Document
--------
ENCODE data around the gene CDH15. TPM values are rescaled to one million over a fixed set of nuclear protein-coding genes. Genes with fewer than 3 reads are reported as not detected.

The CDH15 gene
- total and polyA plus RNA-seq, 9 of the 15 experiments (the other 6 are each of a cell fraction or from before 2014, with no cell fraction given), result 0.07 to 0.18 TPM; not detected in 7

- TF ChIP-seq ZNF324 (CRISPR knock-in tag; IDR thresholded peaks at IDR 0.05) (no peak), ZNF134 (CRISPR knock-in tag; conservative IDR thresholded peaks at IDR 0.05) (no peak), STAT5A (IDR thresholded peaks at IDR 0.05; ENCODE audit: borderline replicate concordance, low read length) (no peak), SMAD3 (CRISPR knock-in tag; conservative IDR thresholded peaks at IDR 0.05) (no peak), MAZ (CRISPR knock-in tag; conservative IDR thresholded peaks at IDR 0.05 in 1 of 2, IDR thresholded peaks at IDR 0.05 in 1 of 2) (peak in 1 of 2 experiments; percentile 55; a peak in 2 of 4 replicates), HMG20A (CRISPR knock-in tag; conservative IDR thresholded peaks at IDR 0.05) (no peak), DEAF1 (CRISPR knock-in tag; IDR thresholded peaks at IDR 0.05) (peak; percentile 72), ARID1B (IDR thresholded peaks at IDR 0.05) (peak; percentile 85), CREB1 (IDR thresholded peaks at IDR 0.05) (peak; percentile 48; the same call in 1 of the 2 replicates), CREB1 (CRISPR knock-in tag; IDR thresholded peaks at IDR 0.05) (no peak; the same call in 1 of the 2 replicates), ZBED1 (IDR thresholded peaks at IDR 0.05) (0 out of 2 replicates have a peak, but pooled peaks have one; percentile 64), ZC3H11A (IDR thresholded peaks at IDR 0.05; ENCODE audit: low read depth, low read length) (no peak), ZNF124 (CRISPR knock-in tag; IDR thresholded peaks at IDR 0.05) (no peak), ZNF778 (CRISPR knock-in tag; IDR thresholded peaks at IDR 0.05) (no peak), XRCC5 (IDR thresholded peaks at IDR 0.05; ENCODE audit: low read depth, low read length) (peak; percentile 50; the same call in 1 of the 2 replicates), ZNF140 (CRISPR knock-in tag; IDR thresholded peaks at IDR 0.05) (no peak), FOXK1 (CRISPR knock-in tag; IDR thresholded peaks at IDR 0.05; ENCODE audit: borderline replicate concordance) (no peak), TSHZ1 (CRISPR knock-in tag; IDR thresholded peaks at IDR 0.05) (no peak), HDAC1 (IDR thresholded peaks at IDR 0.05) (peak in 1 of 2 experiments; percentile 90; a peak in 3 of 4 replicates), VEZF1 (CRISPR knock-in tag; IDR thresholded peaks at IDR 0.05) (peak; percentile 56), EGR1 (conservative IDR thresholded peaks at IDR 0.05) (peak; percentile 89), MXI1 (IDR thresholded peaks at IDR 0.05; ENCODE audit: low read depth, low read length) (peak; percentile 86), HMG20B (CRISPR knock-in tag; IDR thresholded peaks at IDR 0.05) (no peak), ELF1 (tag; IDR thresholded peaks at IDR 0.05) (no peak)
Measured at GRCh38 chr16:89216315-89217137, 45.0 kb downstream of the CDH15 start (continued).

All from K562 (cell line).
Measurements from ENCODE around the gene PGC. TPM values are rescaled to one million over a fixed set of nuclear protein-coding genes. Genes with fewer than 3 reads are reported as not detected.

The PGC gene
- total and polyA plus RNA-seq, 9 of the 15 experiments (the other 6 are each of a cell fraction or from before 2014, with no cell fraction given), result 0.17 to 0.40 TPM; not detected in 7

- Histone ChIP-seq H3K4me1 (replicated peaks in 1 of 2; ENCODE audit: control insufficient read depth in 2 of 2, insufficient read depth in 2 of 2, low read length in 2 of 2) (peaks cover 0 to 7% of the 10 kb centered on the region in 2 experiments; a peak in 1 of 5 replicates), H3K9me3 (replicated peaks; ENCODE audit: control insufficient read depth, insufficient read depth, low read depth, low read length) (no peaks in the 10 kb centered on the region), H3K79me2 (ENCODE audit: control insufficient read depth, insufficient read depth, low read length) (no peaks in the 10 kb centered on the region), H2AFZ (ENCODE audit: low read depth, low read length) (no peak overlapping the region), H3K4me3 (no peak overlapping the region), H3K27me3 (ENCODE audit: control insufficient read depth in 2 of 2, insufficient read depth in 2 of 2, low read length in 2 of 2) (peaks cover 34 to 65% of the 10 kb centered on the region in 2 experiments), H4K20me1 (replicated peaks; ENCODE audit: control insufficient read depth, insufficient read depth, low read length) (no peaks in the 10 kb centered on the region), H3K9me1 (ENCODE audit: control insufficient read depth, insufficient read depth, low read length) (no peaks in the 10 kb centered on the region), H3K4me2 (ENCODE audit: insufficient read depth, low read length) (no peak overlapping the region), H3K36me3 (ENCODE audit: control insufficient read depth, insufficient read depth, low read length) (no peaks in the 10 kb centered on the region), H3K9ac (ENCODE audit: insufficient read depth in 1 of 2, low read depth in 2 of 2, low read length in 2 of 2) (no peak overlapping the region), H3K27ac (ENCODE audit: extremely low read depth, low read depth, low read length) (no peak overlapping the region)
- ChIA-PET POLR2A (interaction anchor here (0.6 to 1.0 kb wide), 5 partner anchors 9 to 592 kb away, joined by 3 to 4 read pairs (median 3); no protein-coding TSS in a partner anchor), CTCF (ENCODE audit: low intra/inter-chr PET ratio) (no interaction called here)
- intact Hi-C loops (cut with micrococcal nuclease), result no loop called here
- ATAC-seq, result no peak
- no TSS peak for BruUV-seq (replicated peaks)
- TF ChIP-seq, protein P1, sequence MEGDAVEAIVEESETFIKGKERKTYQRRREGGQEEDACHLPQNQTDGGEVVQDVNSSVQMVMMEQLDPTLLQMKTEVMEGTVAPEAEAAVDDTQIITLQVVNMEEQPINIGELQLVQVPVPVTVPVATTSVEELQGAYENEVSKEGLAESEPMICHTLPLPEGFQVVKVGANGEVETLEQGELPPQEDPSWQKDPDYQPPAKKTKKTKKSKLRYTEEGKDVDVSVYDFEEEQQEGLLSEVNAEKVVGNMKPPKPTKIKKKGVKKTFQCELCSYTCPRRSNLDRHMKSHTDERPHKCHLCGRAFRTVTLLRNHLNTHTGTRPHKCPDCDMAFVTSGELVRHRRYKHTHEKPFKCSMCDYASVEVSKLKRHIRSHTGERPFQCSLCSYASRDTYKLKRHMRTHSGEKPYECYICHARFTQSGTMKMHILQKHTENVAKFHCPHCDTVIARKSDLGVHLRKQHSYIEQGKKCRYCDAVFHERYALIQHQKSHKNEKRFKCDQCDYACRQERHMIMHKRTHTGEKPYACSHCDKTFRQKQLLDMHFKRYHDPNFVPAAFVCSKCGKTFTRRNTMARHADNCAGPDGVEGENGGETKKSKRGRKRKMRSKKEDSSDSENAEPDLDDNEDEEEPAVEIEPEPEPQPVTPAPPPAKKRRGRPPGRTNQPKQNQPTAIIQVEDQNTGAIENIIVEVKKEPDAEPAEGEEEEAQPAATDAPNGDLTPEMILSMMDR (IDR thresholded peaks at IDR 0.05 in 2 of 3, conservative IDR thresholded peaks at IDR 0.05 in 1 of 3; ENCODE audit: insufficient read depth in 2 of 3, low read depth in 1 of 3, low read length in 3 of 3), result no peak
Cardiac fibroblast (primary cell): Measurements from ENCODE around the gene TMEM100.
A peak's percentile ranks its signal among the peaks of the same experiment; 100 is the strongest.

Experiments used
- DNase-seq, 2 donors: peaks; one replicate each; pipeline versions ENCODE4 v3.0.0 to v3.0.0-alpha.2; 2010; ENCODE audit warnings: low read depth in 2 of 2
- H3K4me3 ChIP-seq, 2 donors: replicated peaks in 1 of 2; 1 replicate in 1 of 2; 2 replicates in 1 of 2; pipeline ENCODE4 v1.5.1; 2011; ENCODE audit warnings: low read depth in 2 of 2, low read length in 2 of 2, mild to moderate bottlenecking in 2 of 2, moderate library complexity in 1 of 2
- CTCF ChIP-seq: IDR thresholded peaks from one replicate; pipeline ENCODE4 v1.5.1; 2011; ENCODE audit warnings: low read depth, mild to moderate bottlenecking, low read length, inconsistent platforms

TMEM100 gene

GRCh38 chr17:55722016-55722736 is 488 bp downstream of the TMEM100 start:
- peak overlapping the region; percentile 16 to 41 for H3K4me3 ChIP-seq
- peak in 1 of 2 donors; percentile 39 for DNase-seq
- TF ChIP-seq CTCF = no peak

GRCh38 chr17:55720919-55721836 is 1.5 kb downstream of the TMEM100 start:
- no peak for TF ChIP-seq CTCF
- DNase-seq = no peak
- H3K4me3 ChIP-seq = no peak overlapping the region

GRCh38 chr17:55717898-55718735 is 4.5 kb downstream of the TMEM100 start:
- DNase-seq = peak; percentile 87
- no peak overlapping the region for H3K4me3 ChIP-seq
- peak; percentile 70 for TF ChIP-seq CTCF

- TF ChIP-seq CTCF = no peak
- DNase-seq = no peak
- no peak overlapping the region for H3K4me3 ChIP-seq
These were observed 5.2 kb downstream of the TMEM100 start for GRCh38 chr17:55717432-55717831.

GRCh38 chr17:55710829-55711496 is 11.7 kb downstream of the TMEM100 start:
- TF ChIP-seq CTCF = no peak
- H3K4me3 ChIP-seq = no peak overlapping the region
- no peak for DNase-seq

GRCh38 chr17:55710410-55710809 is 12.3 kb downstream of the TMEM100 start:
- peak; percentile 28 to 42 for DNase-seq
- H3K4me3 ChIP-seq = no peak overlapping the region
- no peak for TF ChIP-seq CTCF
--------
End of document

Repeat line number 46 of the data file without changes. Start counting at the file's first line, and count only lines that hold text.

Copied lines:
- no peak for TF ChIP-seq CTCF